Questions tagged [seneca-iunior]

The tag has no usage guidance.

Filter by
Sorted by
Tagged with
9 votes
2 answers
167 views

Are “magna” and “maxima” incorrectly translated in these examples? (Seneca Epistula I)

I am reading the Epistulae Morales ad Lucilium by Seneca, both in the original Latin and in various translations for comparison/understanding (English, French, Italian, German). For the following ...
5 votes
1 answer
161 views

Is "Heaven decreed better!" a correct translation for "Di melius!"

The phrase Di melius! comes from Letter 98 of Moral letters to Lucilius, original text can be found here. The translation Heaven decreed better! is by Richard M. Gummere Ph.D. More comprehensive ...
7 votes
0 answers
1k views

Is "Every new beginning comes from some other beginning's end" correctly attributed to Seneca (the younger)?

The quote is a fairly well know lyric in the 1998 song Closing Time by Semisonic. In the Wikipedia entry for the song, it claims "The song ends with a quote attributed to Roman Stoic philosopher ...
5 votes
1 answer
719 views

Translation of "Mors dolorum omnium exsolutio est et finis"

What is the proper translation of the phrase (though, I am not sure it is a complete phrase): Mors dolorum omnium exsolutio est et finis As far as I can see, this is an excerpt from section 19 from ...
4 votes
1 answer
138 views

Clarifications regarding translation of the phrase "Id agendum est ut satis vixerimus"

I am looking for lineal translation (or rather some clarifications) of a phrase from Letter 23 of Moral letters to Lucilius: Id agendum est ut satis vixerimus (I have found the Latin original here) ...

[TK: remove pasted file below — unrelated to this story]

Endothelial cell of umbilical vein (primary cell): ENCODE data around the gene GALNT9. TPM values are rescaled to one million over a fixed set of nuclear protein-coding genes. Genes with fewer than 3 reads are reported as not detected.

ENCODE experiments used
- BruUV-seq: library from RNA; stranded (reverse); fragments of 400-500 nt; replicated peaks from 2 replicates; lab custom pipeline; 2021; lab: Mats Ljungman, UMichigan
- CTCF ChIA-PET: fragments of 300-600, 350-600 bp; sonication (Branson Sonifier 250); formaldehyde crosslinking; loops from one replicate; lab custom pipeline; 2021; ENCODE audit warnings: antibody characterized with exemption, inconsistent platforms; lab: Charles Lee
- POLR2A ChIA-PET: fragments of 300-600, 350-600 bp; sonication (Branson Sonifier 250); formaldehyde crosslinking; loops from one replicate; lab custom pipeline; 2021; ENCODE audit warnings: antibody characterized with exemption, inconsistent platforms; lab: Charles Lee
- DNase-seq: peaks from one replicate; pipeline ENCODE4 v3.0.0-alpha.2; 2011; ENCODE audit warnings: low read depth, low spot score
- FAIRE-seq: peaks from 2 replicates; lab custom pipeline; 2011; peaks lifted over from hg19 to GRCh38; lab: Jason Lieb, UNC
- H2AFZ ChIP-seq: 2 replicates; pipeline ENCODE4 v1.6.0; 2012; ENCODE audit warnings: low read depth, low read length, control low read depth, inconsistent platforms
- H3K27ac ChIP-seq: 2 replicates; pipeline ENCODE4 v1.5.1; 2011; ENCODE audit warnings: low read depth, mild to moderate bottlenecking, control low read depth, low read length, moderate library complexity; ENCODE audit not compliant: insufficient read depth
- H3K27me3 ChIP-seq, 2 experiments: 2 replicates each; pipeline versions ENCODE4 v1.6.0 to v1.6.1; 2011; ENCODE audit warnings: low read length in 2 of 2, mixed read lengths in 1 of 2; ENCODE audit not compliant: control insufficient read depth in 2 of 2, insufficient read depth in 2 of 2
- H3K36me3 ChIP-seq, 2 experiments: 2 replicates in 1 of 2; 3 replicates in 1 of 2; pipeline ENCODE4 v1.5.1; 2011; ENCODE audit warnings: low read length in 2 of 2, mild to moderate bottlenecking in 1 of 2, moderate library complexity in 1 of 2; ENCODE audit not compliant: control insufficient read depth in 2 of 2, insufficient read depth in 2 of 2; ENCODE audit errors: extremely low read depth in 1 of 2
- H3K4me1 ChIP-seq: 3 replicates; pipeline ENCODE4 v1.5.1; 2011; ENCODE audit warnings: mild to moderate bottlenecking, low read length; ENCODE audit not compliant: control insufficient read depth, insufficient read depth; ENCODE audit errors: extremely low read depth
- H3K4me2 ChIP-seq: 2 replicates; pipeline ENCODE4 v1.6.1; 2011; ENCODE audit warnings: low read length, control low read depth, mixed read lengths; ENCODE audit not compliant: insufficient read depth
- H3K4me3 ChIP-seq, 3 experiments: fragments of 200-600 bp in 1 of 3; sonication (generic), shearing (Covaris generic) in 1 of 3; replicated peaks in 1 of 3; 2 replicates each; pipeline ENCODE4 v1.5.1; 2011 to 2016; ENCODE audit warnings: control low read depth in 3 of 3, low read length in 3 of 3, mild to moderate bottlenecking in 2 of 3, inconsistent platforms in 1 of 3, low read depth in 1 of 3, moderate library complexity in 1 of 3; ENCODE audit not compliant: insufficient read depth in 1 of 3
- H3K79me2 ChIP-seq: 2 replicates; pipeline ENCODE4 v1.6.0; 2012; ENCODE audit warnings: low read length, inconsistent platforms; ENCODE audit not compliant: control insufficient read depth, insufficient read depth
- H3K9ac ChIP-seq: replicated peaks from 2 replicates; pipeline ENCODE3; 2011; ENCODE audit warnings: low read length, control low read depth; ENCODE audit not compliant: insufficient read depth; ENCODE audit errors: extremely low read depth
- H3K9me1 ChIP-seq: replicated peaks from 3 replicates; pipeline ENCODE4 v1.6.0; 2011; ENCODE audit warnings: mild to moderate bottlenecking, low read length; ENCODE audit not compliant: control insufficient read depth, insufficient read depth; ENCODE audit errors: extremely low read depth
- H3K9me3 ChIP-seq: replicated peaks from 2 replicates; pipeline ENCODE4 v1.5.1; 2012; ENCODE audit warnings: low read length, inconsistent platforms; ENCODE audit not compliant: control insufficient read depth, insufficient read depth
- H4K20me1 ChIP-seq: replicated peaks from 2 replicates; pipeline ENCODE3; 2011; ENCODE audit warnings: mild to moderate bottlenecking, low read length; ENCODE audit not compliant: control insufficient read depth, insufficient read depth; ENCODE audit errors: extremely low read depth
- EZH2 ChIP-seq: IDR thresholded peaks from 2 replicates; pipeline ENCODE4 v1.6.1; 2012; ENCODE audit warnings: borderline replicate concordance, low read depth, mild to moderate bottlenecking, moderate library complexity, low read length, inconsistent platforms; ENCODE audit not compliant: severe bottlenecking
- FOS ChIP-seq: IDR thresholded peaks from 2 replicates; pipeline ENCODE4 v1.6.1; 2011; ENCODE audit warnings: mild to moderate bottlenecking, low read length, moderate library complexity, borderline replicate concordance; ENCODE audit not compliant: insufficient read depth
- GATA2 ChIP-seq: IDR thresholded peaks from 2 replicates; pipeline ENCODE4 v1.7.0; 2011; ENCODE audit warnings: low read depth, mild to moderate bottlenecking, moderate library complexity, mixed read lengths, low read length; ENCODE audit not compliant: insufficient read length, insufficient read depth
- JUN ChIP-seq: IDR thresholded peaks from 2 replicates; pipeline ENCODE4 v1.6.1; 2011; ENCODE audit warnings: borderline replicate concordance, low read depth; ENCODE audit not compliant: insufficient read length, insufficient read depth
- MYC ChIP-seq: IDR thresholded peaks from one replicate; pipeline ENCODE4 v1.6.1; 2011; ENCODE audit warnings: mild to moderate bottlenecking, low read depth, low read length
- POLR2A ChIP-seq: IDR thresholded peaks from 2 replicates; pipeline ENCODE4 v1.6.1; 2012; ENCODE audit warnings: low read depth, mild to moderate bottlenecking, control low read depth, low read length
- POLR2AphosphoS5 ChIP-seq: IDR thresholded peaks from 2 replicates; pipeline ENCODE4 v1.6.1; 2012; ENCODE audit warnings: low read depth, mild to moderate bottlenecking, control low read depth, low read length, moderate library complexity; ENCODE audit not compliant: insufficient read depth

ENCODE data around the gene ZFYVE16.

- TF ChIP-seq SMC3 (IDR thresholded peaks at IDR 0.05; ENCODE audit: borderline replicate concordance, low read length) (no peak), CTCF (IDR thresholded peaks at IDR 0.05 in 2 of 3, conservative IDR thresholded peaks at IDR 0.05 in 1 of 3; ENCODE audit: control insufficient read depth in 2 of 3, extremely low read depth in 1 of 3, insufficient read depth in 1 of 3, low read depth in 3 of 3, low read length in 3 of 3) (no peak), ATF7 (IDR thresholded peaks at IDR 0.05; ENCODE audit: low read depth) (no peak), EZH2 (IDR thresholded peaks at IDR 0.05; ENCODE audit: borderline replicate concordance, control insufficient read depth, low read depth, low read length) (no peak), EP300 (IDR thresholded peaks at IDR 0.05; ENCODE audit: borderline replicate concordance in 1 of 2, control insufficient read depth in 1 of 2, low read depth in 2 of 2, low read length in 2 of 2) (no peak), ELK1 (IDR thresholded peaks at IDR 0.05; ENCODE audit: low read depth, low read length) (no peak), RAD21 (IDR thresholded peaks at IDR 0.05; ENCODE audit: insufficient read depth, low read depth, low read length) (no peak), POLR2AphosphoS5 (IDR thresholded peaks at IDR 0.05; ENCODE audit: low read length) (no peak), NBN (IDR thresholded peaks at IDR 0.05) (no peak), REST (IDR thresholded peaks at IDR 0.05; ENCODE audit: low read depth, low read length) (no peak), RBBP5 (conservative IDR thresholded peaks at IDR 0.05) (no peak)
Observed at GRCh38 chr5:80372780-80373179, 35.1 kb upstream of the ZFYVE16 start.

6 votes
1 answer
332 views

Finding the original Latin text of Seneca ("No tree becomes rooted and sturdy unless many a wind assails it.")

In what text of Seneca will I find the Latin for the statement, one English translation of which is, "No tree becomes rooted and sturdy unless many a wind assails it."
  • 61
10 votes
1 answer
7k views

How to say "We are waves of the same sea, leaves of the same tree, flowers of the same garden" in Latin?

News sources have reported that China sent boxes of face masks and other medical supplies to Italy, stamped with this quotation and attributed to Seneca. For example, https://www.theguardian.com/...
  • 203
4 votes
1 answer
139 views

Grammatical analysis of comparative parts (i.e. "tam … quam", etc.)

I have the following sentence from Seneca, epistula 1, §2: "Cum placuerit fieri, toto illum pectore admitte; tam audaciter cum illo loquere quam tecum." However, I'm not sure what the "tam audaciter ...
3 votes
1 answer
142 views

Syntax of Ille: "numquam est ille miser cui facile est mori"

What is the syntax of ille in the sentence: "numquam est ille miser cui facile est mori"? I get that cui is indirect object, but what is the function of the demonstrative pronoun ille in the sentence?
  • 31
4 votes
2 answers
124 views

"Extinguat et me, ne manu nostra cadat!"

I've seen this quote appear in a few different places, ostensibly from Seneca's Octavia. (Or maybe not Seneca's, we're not sure.) Extinguat et me, ne manu nostra cadat! However, I don't have a ...
  • 53.7k
7 votes
2 answers
189 views

Translation question for a Seneca epistle

I recently came across the aphorism Nam illa tumultū gaudēns nōn est industria, from Seneca's epistle "On True and False Friendship". As far as I can tell, a literal translation would be "For ...
  • 221
6 votes
1 answer
905 views

How do we know that the correspondence of Seneca and St. Paul was a forgery?

There is ancient but discredited tradition that St. Paul and Seneca the Younger corresponded. Here is the Latin text along with an English translation. (Or this better side-by-side edition.) St. ...
  • 37k
15 votes
2 answers
680 views

Quid est differentia inter «opus est» et «necesse est»?

Quid est differentia inter «opus est» et «necesse est»? Exempli gratia,1 "emas non quod opus est, sed quod necesse est; quod non opus est, asse earum est," Quoque «opus est» scriptum est ...
10 votes
2 answers
314 views

What does "illos" refer to in this passage from Seneca?

While researching an answer for this question, I came across the following passage from Seneca. The bolded part, particularly "illos", left me with some doubts about the sentence syntax: Et quid ...
  • 37k